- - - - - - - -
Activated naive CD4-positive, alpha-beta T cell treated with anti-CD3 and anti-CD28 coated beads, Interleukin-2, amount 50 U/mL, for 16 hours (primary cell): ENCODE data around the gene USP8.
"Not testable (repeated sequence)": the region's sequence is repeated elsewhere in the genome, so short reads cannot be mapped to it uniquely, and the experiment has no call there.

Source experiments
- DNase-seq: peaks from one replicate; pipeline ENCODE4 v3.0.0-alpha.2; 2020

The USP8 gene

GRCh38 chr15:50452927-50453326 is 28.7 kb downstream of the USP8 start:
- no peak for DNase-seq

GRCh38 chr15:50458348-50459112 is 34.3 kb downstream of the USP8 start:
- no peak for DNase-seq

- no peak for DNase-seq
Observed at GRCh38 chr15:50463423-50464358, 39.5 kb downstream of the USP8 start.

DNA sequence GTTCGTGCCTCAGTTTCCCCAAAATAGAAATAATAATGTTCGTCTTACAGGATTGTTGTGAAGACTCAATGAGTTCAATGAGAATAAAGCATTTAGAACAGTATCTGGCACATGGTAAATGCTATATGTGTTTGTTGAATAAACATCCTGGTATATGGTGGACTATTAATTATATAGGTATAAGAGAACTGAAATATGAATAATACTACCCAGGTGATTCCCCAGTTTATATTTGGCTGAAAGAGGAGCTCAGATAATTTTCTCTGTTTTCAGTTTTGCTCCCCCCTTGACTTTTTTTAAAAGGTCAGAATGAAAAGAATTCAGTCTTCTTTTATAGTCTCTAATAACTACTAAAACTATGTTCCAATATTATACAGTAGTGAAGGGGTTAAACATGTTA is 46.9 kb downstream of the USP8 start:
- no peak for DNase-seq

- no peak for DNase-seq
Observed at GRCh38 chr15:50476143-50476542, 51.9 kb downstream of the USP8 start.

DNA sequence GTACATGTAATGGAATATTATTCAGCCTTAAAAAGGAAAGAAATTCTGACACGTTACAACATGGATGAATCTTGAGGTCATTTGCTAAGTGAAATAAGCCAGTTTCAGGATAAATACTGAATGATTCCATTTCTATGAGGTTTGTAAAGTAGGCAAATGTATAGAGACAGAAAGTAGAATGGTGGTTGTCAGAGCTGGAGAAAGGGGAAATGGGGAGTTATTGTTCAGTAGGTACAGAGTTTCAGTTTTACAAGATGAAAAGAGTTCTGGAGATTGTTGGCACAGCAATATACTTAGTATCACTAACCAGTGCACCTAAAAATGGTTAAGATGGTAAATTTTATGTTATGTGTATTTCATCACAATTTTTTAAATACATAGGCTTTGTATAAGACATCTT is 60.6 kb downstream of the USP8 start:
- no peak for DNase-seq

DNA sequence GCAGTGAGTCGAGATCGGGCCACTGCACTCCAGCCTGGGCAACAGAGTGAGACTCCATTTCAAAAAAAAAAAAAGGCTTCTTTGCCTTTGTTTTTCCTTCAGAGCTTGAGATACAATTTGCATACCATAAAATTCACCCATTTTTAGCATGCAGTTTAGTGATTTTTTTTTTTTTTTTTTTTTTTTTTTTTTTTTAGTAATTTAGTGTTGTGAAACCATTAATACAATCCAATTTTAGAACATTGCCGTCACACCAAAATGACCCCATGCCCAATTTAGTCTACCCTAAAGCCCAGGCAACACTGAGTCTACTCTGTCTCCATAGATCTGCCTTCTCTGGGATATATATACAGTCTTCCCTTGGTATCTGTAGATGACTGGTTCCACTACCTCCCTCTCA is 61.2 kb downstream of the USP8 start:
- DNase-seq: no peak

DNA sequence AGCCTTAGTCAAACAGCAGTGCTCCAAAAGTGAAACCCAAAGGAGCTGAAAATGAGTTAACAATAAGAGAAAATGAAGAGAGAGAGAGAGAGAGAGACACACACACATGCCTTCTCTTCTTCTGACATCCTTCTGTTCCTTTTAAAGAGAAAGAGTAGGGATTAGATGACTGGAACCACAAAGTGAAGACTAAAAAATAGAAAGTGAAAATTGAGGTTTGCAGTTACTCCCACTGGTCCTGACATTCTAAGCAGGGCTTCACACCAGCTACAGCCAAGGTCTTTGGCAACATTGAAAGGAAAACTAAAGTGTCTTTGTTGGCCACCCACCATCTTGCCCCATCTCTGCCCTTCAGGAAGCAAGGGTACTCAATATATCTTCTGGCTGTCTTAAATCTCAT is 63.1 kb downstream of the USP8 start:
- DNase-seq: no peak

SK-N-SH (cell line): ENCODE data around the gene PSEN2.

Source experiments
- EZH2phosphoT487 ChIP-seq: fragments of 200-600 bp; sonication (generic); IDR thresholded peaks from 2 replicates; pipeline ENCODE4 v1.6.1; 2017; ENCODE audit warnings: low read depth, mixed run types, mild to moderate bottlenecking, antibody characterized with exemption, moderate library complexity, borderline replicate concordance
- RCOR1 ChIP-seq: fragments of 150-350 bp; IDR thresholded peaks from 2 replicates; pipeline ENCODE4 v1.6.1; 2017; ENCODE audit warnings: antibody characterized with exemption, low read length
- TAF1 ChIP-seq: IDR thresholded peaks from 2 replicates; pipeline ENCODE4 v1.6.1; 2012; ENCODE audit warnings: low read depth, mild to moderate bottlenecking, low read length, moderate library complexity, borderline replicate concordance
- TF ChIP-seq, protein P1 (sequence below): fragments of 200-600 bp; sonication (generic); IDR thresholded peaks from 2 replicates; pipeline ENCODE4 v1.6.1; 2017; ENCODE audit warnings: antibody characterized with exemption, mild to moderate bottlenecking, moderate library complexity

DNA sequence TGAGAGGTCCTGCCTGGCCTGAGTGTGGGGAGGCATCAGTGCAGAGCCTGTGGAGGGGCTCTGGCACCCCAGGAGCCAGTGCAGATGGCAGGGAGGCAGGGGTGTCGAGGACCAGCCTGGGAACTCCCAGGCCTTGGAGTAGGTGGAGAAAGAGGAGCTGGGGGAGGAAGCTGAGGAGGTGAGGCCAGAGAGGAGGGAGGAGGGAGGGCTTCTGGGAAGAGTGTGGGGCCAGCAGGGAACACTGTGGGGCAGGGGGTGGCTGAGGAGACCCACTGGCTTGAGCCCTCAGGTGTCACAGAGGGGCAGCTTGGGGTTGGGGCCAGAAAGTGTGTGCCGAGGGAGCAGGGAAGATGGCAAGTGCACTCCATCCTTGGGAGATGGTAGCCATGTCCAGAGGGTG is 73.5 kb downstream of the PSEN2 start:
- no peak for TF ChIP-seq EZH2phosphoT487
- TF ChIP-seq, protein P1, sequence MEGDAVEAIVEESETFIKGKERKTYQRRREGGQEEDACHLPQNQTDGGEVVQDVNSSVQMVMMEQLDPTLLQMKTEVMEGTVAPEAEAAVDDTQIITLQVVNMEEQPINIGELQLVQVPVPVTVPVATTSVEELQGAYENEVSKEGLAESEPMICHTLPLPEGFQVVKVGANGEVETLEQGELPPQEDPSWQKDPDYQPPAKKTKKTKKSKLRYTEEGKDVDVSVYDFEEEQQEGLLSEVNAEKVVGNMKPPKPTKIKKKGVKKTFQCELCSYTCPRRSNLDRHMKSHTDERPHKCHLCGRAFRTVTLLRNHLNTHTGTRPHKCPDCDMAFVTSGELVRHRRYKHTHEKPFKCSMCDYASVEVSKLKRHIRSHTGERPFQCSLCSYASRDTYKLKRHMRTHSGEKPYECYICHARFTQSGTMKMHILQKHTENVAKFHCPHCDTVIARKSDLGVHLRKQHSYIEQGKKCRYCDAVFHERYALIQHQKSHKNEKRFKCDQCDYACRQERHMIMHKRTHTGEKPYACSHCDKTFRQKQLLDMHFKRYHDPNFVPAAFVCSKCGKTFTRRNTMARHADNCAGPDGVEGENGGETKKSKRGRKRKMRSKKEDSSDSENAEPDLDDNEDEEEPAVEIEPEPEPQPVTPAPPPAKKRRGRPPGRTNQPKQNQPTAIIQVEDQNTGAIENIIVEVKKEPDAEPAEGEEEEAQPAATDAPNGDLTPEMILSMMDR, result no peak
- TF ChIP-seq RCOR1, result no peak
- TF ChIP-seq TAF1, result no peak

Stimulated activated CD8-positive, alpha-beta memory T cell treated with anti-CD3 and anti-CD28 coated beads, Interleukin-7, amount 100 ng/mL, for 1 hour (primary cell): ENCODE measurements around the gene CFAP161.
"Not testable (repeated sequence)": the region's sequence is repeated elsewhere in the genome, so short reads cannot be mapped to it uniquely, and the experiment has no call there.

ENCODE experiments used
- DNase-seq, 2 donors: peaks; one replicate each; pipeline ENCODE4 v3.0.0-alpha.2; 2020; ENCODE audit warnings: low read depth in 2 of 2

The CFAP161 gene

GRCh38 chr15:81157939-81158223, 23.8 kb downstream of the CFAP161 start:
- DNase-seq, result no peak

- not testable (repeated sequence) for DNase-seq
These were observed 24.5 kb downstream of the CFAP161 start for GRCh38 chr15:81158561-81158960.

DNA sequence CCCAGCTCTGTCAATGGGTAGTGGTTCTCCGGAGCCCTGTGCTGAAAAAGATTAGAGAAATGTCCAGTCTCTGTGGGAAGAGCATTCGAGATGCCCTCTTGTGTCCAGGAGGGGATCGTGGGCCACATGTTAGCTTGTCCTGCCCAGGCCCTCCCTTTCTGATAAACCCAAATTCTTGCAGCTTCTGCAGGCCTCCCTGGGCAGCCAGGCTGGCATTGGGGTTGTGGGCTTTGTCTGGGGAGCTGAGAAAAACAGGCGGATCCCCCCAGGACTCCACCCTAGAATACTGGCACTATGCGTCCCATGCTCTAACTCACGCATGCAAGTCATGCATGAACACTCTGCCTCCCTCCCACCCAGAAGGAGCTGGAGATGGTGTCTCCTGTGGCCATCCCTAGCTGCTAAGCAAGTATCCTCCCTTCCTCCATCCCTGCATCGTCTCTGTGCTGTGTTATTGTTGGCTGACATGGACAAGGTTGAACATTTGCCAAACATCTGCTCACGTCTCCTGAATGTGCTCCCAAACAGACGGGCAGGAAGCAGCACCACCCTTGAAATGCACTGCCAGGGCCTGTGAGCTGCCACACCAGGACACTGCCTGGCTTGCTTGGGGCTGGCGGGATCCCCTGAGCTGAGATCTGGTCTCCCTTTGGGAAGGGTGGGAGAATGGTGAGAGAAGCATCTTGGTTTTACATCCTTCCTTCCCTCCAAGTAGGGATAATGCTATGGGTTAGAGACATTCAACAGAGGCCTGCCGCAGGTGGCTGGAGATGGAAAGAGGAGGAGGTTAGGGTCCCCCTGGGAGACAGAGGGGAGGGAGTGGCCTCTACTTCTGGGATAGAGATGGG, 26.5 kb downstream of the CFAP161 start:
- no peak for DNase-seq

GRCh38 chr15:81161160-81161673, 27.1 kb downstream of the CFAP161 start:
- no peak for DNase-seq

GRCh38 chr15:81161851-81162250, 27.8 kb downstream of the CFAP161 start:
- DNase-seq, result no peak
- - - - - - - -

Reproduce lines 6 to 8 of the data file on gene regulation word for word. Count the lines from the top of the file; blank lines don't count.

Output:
GRCh38 chr15:50452927-50453326 is 28.7 kb downstream of the USP8 start:
- no peak for DNase-seq

GRCh38 chr15:50458348-50459112 is 34.3 kb downstream of the USP8 start: